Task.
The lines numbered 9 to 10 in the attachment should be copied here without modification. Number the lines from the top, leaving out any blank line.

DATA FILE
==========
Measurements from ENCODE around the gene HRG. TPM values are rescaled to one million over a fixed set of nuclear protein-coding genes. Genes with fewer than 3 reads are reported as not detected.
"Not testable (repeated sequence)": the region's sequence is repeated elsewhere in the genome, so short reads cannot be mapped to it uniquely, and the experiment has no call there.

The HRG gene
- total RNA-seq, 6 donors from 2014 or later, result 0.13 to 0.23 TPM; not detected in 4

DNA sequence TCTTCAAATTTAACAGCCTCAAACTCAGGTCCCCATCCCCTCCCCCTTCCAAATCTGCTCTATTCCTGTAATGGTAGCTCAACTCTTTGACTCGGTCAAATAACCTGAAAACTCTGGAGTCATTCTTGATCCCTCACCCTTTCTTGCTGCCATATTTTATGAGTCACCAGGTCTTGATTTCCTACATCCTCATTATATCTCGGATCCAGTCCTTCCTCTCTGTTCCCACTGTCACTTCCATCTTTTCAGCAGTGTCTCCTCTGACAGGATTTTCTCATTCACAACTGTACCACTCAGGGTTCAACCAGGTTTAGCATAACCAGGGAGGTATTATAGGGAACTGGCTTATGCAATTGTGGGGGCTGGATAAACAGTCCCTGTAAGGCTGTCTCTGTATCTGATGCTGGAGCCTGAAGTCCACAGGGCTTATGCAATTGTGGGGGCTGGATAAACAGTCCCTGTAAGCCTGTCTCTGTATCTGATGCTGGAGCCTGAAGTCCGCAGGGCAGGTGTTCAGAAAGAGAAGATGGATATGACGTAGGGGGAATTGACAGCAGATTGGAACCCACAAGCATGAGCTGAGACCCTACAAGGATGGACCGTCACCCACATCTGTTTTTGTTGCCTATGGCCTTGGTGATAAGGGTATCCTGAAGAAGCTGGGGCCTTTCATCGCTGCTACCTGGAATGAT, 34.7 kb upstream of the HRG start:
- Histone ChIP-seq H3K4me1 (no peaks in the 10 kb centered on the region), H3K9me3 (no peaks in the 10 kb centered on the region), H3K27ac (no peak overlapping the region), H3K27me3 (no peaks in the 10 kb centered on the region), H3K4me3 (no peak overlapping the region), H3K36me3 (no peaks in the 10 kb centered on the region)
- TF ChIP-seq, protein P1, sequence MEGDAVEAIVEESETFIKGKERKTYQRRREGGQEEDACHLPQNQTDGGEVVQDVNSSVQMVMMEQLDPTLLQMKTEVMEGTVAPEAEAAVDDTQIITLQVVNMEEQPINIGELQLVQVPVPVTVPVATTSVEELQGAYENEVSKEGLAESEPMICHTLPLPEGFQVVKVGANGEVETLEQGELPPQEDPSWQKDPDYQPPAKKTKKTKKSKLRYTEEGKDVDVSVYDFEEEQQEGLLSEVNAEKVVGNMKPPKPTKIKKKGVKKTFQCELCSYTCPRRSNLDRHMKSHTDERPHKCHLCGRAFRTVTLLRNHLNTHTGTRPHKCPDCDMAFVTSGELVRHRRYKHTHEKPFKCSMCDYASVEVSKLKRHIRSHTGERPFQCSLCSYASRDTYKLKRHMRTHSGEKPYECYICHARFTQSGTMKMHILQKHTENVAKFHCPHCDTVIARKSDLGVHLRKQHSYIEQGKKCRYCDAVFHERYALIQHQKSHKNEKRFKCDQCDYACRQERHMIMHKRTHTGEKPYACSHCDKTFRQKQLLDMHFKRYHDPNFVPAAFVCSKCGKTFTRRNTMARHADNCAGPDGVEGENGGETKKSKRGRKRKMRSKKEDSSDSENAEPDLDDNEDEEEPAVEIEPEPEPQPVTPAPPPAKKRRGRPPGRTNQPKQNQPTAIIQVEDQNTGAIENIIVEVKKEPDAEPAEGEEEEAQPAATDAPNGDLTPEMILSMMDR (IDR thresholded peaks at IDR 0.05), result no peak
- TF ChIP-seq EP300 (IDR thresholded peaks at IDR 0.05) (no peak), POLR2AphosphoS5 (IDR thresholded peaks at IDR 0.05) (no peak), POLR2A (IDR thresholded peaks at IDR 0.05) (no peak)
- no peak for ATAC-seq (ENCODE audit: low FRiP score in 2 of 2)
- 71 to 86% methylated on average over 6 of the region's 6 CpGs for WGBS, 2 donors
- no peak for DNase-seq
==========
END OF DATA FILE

- no peak for ATAC-seq (ENCODE audit: low FRiP score in 2 of 2)
- 71 to 86% methylated on average over 6 of the region's 6 CpGs for WGBS, 2 donors